Analog devices are commonly used to retrofit machines with older PLCs, while IO-Link can be used in place of analog for a fully digital solution, enabling bi-directional communication between the sensor and controller for condition monitoring, automatic device replacement and parameter changes.

Tracking and Traceability in Mobility: A Step Towards IIoT

In today’s highly competitive automotive environment, it is becoming increasingly important for companies to drive out operating costs in order to ensure their plants maintain a healthy operating profit.

Improved operational efficiency in manufacturing is a goal of numerous measures. For example, in Tier 1 automotive parts manufacturing it is common place to have equipment that is designed to run numerous assemblies through one piece of capital equipment (Flexible Manufacturing). In order to accommodate multiple assemblies, different tooling is designed to be placed in this capital equipment. This reduces required plant floor real-estate and the costs normally required for unidimensional manufacturing equipment. However, with this flexibility new risks are introduced, such as running the machine with incorrect tooling which can cause increased scrap levels, incorrect assembly of parts and/or destruction/damage of expensive tooling, expedited freight, outsourcing costs, increased manpower, sorting and rework costs, and more.

Having operators manually enter recipes or tooling change information introduces the Human Error of Probability (HEP).  “The typical failure rates in businesses using common work practices range from 10 to 30 errors per hundred opportunities. The best performance possible in well managed workplaces using normal quality management methods are failure rates of 5 to 10 in every hundred opportunities.” (Sondalini)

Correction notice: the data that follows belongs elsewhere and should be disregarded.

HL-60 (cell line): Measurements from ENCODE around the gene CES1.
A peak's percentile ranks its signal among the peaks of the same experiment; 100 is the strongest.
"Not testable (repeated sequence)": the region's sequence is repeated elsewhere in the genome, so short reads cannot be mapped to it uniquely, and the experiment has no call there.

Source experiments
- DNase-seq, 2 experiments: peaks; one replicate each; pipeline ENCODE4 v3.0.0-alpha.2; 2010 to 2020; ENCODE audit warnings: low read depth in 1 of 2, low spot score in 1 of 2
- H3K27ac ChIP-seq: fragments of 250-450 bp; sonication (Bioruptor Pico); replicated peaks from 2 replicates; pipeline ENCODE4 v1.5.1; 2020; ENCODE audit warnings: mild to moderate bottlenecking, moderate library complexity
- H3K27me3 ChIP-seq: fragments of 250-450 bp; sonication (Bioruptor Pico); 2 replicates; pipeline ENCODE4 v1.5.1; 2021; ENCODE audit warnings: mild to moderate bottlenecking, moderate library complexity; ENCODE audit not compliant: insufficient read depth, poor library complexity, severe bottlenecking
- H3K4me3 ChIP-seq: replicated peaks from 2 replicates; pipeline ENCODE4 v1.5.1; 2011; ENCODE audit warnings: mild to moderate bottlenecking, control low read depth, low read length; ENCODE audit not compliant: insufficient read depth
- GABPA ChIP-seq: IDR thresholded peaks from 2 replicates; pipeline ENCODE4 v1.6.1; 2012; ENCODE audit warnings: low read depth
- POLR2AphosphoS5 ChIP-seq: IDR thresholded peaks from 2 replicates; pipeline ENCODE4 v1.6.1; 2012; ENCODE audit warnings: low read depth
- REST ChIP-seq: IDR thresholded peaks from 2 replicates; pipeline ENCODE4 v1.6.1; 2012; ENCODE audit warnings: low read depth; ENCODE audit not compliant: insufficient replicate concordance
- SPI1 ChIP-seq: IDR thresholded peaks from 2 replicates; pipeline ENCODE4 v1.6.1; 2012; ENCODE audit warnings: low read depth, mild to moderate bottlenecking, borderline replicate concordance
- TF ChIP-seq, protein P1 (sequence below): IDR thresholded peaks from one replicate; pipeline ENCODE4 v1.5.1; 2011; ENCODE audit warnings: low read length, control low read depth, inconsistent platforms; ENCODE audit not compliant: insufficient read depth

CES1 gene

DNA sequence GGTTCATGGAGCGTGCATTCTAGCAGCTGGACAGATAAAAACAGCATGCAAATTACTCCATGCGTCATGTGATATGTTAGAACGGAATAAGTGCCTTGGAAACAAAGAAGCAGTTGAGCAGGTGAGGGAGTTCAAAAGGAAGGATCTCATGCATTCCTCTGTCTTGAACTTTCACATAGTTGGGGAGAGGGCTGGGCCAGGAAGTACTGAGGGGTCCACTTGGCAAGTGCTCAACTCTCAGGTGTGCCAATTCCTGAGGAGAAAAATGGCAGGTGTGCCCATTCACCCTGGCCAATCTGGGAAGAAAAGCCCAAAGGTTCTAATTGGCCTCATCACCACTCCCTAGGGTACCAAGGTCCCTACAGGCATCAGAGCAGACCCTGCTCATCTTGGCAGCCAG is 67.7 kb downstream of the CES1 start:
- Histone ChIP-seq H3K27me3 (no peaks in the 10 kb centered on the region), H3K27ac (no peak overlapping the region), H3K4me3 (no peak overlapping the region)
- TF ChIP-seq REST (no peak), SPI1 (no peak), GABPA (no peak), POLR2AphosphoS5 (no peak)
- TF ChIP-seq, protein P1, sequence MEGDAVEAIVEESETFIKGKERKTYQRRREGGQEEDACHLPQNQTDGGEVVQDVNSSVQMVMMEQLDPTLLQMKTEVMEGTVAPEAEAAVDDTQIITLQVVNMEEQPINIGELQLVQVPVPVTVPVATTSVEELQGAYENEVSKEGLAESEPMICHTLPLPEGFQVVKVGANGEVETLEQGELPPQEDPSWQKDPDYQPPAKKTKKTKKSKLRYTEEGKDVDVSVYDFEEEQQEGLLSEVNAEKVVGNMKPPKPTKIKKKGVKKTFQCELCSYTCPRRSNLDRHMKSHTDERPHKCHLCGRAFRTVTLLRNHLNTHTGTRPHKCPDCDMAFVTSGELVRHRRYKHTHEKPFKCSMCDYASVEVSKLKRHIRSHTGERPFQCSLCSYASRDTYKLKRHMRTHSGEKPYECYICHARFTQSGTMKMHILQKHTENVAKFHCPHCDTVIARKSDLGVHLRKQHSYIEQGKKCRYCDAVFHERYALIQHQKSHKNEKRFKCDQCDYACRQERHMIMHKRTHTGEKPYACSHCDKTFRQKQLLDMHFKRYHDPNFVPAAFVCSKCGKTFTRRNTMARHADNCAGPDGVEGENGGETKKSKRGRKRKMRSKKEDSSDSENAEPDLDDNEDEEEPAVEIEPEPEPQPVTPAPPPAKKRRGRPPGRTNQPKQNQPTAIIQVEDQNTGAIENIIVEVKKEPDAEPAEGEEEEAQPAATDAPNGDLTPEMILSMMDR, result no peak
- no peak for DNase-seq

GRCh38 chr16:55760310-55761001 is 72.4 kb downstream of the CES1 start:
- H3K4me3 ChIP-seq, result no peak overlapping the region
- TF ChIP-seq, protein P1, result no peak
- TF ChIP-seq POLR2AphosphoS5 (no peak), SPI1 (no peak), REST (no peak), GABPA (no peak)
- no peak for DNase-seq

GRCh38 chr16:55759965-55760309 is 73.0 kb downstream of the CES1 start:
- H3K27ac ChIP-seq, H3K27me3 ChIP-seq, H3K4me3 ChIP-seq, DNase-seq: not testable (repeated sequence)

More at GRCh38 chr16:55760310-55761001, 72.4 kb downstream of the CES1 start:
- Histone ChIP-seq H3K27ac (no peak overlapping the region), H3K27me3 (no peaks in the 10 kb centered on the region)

Knowing the frequency of product change-over rates, you can quickly calculate the costs of these potential errors. One means of addressing this issue is to create Smart Tooling whereby RFID tags are affixed on the tooling and read/write antennas are mounted on the machinery and integrated into the control architecture of the capital equipment. The door to a scalable solution has now been opened in which each tool is assigned a unique ID or “license plate” identifying that specific tooling. Through proper integration of the capital equipment, the plant can now identify what tooling is in place at which OP station and may only run if the correct tooling is confirmed in place. In addition, one can then move toward predictive maintenance by placing process data onto the tag itself such as run time, parts produced, and tooling rework data. Collection and monitoring of this data moves the plant towards IIoT and predictive maintenance capabilities to inform key personnel when tooling is near end of life or re-work requirement thus contributing to improved OEE (Overall Equipment Effectiveness) rates.

Capture

For more information on RFID, visit www.balluff.com.

*Source: Mike Sondalini, Managing Director, Lifetime Reliability Solutions, Article: Unearth the answers and solve the causes of human error in your company by understanding the hidden truths in human error rate tables

How flexible inspection capabilities help meet customization needs and deliver operational excellence

As the automotive industry introduces more options to meet the growing complexities and demands of its customers (such as increased variety of trim options) it has rendered challenges to the automotive manufacturing industry.

Demands of the market filter directly back to the manufacturing floor of tier suppliers as they must find the means to fulfill the market requirements on a flexible industrial network, either new or existing. The success of their customers is dependent on the tier supplier chain delivering within a tight timeline. Whereby, if pressure is applied upon that ecosystem, it will mean a more difficult task to meet the JIT (just in time) supply requirements resulting in increased operating costs and potential penalties.

Meeting customer requirements creates operational challenges including lost production time due to product varieties and tool change time increases. Finding ways to simplify tool change and validate the correct components are placed in the correct assembly or module to optimize production is now an industry priority. In addition, tracking and traceability is playing a strong role in ensuring the correct manufacturing process has been followed and implemented.

How can manufacturing implement highly flexible inspection capabilities while allowing direct communication to the process control network and/or MES network that will allow the capability to change inspection characteristics on the fly for different product inspection on common tooling?

Smart Vision Inspection Systems